Mac-level addressing is used only within one subnet, ie. in LANs. It doesn't go over routers. So fine, it would be good for LANs at least ... no, wrong.

As I said earlier, you can very easily (in GNU/Linux, Windows, all *nixes I know) change the mac address of your card in a driver. So that you ban one user, he changes it to 44:55:66:77:88:99 and plays.

Now you could say "well I can at least allow several MACes and ban the rest". I had a real reason saying "NO security", this wouldn't work either. A banned user can change his MAC to already used one, making possible problems along the way (google for "switch port stealing").

If the network runs on IPv4, it can do even more - block someone else by spoofing an ARP reply of the mangos server and connect to the server under his identity. That way you can't even detect race conditions on the server machine (= spam of ARP packets, there will be none, since the original (now blocked) user uses nonexistent MAC, not the server's one).

It's very similar to IPv4 address "model" for LAN and connected with it via ARP. Ie. you can have two machines with the same IP address in the same subnet, but they will "fight" with each other about the place in server's ARP table. Well, the flood way mostly works.

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Frankly, that's nonsense. There's absolutelly NO security when it comes to MAC addressing. Really NO security.

Mac-level addressing is used only within one subnet, ie. in LANs. It doesn't go over routers. So fine, it would be good for LANs at least ... no, wrong.

As I said earlier, you can very easily (in GNU/Linux, Windows, all *nixes I know) change the mac address of your card in a driver. So that you ban one user, he changes it to 44:55:66:77:88:99 and plays.

Now you could say "well I can at least allow several MACes and ban the rest". I had a real reason saying "NO security", this wouldn't work either. A banned user can change his MAC to already used one, making possible problems along the way (google for "switch port stealing").

If the network runs on IPv4, it can do even more - block someone else by spoofing an ARP reply of the mangos server and connect to the server under his identity. That way you can't even detect race conditions on the server machine (= spam of ARP packets, there will be none, since the original (now blocked) user uses nonexistent MAC, not the server's one).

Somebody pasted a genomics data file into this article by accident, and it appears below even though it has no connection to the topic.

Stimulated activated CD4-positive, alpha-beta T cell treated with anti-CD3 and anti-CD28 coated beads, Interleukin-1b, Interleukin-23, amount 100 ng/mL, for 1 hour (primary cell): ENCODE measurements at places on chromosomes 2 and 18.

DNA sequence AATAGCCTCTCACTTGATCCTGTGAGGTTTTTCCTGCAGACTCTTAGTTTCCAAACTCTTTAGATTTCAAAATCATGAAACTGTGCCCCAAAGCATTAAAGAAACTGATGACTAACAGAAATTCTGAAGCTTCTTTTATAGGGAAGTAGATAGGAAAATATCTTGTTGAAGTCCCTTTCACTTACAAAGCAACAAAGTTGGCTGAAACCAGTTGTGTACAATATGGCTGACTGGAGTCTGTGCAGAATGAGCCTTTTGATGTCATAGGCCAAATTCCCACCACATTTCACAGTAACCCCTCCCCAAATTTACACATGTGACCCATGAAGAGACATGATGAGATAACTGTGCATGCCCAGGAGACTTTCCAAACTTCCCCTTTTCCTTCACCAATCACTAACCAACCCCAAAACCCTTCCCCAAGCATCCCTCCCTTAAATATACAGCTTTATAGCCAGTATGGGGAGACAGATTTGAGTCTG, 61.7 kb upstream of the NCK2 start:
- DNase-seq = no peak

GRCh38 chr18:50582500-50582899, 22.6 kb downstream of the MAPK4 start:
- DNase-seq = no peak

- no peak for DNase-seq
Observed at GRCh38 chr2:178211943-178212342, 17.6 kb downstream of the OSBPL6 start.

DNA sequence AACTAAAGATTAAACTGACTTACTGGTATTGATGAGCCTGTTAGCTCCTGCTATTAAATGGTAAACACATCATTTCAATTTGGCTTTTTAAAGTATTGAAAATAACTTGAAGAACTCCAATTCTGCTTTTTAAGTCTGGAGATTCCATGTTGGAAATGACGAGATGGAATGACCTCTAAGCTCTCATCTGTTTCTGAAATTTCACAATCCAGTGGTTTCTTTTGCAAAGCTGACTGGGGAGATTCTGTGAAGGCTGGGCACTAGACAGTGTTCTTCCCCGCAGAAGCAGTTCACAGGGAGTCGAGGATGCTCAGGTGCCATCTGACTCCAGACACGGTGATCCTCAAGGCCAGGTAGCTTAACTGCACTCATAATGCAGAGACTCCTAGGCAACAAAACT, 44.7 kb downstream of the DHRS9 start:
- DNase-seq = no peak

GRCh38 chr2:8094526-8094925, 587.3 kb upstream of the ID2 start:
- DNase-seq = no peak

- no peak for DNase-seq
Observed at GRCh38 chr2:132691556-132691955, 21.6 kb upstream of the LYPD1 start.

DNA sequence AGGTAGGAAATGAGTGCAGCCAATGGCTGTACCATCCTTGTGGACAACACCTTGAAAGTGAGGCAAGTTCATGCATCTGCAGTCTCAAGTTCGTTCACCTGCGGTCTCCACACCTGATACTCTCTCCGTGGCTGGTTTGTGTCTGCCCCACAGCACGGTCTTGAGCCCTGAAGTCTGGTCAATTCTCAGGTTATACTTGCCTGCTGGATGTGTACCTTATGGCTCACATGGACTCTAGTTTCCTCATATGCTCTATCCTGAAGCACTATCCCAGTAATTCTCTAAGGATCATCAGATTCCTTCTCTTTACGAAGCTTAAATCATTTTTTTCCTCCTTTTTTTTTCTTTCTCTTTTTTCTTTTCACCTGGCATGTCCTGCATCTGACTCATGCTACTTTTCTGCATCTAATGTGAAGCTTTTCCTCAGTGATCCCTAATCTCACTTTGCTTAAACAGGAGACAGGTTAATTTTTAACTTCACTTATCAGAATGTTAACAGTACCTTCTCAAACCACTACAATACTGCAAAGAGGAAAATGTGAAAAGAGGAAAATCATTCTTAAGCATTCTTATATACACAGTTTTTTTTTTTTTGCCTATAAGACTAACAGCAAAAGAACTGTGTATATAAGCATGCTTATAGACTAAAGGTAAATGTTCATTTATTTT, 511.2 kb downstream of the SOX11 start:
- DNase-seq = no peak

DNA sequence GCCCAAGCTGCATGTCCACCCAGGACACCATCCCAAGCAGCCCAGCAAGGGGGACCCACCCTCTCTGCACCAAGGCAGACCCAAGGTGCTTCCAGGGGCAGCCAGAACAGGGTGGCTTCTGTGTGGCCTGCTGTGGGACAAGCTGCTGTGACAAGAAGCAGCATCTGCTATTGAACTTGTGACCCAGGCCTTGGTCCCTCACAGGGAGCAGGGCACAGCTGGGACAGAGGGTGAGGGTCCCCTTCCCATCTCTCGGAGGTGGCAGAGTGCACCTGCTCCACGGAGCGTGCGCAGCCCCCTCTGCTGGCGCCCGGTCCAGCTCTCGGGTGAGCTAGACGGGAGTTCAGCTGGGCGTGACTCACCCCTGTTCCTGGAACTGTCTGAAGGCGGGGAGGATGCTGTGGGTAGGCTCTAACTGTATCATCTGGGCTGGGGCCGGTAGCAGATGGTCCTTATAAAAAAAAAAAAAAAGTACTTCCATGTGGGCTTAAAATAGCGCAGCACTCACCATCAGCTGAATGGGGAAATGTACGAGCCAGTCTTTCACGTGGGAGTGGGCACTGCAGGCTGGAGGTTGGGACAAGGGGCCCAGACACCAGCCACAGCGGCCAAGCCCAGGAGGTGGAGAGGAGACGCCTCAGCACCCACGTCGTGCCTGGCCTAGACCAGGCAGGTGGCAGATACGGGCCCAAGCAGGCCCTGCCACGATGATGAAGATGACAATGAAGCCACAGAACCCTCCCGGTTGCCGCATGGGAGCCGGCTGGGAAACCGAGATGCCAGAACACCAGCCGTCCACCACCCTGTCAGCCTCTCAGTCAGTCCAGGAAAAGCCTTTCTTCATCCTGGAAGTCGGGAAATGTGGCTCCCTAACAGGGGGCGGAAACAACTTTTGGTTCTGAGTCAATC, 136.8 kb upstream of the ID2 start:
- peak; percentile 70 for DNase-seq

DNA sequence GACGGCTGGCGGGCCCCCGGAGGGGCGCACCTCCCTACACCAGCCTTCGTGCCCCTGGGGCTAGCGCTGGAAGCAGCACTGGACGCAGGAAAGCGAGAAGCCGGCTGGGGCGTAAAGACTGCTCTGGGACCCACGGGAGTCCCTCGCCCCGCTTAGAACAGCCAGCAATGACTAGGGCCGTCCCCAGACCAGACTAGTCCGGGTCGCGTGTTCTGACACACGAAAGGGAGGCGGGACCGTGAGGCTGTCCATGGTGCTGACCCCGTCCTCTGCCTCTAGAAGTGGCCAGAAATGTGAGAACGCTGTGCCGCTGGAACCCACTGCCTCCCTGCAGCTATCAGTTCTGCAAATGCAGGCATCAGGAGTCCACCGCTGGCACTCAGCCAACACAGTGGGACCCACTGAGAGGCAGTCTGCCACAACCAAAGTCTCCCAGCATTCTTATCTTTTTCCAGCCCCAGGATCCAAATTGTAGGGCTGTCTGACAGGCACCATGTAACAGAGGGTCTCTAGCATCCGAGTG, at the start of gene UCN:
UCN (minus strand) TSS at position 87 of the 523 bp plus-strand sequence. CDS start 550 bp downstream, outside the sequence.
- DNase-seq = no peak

It's very similar to IPv4 address "model" for LAN and connected with it via ARP. Ie. you can have two machines with the same IP address in the same subnet, but they will "fight" with each other about the place in server's ARP table. Well, the flood way mostly works.

Yeah, but you are saying it isn't effective for the reasons:

A. It doesn't go over routers; and

B. You can change it easily.

The only real problem I have with this is that the exact same applies to IP address banning. Do you think mangos should dump that as well, since it provides "NO security"?

I think you are missing a fundamental point. Yes, there are going to be experienced hackers out there to ruin your day and mess things up, and they are going to change their MAC if you block it. But most of the people out there who are hacking are 12-year-old kids with tools they found on the internet (which may or may not contain trojans) Most of them aren't going to figure out how to change their MAC address, let alone that you banned it.

There IS more security in banning IPs and MACs. You can change both, but by the time you do you might as well go hack on some less secure server.

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Well the point is that not everyone has public dynamic IP or several SOCKS proxies available, so IP banning is effective even if the user isn't 12-year-old kid.

However .. http://www.google.com/search?hl=en&q=change+MAC+windows